March 20, 2005


An Economy That Knows No Borders: Financially challenged Imperial County hopes to keep the spending flowing from Mexico even as the U.S. tightens security. (Marla Dickerson and Evelyn Iritani, March 20, 2005, LA Times)

Tucked into a hot, dry corner of California, Imperial County has long been an economic laggard. It has the state's highest unemployment rate and lowest median income and a population so thin that it would fold neatly into a few square miles of Los Angeles.

Yet Wal-Mart Stores Inc. is building three Supercenters in the county. A gleaming new regional mall just opened. Home builders are on a tear. What's more, two Indian tribes want to construct a $175-million casino in Calexico — a city where nearly 1 in 4 families lives in poverty.

This economic paradox is explained by the license plates on many of the cars: Along with a good chunk of the spending power in the Imperial Valley, they hail from Mexicali, Mexico, the fast-growing industrial hub of nearly 1 million just across the border.

Day trippers such as Maria Fuentes pump nearly $1 billion annually into the local economy buying groceries, clothing, autos, even gasoline, according to local economists who have studied retail and trade figures.

"I come over to this side a lot," Fuentes said as she filled up her car at a Calexico service station.

Mexicali residents also are snatching up property on the U.S. side, helping drive up values in a real estate market that has seen prices appreciate more than 25% in the last year.

"The more expensive the house, the more likely my buyer is a Mexican national," said Barry Garman, director of planning with Calexico-based Victoria Homes.

Economic ties between Mexico and Southern California have always been strong, but the integration has speeded up significantly in recent years, as measured by the growth in cross-border sales, trade and investment.

Since the launch of the North American Free Trade Agreement in 1995, two-way trade has boomed. In 2002, California exported $14.9 billion of goods to Mexico, the state's most important foreign customer. Exports from Mexico to California more than doubled from 1995 to 2002. Mexican-owned companies, which have invested more than $1 billion in California, employ at least 10,000 Californians, according to the Public Policy Institute of California.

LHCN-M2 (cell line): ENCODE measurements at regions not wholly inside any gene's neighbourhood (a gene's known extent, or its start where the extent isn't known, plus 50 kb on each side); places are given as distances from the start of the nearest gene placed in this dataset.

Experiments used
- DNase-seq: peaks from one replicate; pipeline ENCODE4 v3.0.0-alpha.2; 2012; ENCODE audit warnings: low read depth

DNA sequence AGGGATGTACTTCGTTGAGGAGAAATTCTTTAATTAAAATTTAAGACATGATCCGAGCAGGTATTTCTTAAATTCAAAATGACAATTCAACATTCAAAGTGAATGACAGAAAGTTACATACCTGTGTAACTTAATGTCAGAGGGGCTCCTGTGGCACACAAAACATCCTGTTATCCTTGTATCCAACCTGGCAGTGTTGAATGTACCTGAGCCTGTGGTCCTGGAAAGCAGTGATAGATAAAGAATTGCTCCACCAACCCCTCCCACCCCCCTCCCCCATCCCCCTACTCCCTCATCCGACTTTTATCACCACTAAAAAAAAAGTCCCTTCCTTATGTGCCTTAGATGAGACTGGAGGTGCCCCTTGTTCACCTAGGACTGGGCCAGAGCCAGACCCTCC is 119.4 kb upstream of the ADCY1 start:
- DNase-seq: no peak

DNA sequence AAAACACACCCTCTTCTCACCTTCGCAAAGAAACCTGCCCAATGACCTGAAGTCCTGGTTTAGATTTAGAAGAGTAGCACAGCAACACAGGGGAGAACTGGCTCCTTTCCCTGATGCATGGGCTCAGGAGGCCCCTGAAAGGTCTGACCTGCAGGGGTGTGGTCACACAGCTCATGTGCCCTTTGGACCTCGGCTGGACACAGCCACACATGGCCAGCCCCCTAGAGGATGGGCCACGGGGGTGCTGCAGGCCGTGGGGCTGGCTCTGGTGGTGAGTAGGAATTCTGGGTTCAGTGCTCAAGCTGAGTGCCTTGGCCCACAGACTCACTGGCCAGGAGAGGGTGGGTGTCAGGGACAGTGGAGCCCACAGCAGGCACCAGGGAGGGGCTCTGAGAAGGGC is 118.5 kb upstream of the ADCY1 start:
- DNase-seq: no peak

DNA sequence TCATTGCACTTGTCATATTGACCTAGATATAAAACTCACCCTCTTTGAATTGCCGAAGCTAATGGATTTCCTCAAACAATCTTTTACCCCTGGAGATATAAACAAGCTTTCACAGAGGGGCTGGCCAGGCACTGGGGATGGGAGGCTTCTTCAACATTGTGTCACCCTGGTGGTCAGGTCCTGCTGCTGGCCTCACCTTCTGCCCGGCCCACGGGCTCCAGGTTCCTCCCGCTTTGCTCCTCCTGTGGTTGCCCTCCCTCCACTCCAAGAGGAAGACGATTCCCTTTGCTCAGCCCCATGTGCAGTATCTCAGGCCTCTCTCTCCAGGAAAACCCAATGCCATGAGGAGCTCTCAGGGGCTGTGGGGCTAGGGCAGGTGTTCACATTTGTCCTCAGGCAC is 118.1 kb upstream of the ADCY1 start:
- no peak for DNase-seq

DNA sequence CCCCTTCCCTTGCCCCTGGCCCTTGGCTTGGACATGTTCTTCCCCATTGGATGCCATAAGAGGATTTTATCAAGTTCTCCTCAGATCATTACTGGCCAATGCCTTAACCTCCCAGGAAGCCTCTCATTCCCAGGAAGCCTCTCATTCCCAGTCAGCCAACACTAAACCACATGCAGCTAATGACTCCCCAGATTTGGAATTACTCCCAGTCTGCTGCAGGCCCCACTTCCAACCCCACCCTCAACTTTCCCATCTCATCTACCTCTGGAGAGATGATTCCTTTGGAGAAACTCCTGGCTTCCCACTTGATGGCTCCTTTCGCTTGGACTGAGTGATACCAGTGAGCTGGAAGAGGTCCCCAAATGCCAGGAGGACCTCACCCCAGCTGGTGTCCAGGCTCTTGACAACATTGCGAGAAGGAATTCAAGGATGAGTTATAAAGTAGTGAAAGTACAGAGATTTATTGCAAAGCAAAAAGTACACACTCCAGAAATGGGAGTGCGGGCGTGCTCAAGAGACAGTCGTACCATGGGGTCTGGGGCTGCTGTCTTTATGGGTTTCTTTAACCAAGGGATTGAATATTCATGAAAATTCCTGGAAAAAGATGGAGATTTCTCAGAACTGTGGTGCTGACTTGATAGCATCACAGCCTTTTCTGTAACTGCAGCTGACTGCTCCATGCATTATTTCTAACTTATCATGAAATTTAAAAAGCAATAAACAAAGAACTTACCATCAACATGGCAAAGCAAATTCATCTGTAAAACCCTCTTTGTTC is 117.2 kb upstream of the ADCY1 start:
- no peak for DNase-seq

Now, after all the recent gains, border communities are growing increasingly worried that the Bush administration's efforts to prevent terrorists or their weapons from crossing the border could slow the wheels of commerce.


Posted by Orrin Judd at March 20, 2005 9:00 AM

Mexico is likely to elect a standard-issue leftist demagogue once Fox is out of office. This looks like 'smart money' hedging its bets.

Posted by: bart at March 20, 2005 11:21 AM

You can usually tell how good the Mexican economy is going if you're in a U.S. border city by checking to see how many cars with Mexican license plates are in the big shopping center parking lots, and how new the cars are compared to the ones Americans are driving. A bad economy across the border means fewer legal crossings to shop, and older cars of the ones who do. And in places like El Paso, with a downtown shopping district that caters mainly to Juarez, the area becomes a ghost town when Mexico's economy is in the tank.

Compared to most of the 1980s and the early part of the 1990s, that hasn't been the case for the last 6-8 years, while the U.S. lots have been filled and the "foreign" Fords and Chevys have been pretty new, so it's no wonder southern Imperial County is courting their business.

Posted by: John at March 20, 2005 11:32 AM

--Mexicali residents also are snatching up property on the U.S. side, helping drive up values in a real estate market that has seen prices appreciate more than 25% in the last year.--

If we can't own property w/in 50 miles of their shore, they shouldn't be allowed to own property w/in 50 miles of our border.

Posted by: Sandy P at March 20, 2005 9:23 PM


The purchase of American property by Mexican nationals is significant, and not a good indicator of Mexico's future. One would think those folks would be reinvesting their profits in Mexico, because after all that is where they made them. What it would indicate is that successful Mexicans feel a need to pursue a strong hedging strategy, putting lots of assets into the US(it is difficult for a non-resident alien to get a mortgage).

Perhaps they are anticipating a Lopez Obrador victory and a return to caudillismo, which seems to be the cutting edge of Latin American politics today.

Posted by: bart at March 21, 2005 9:06 AM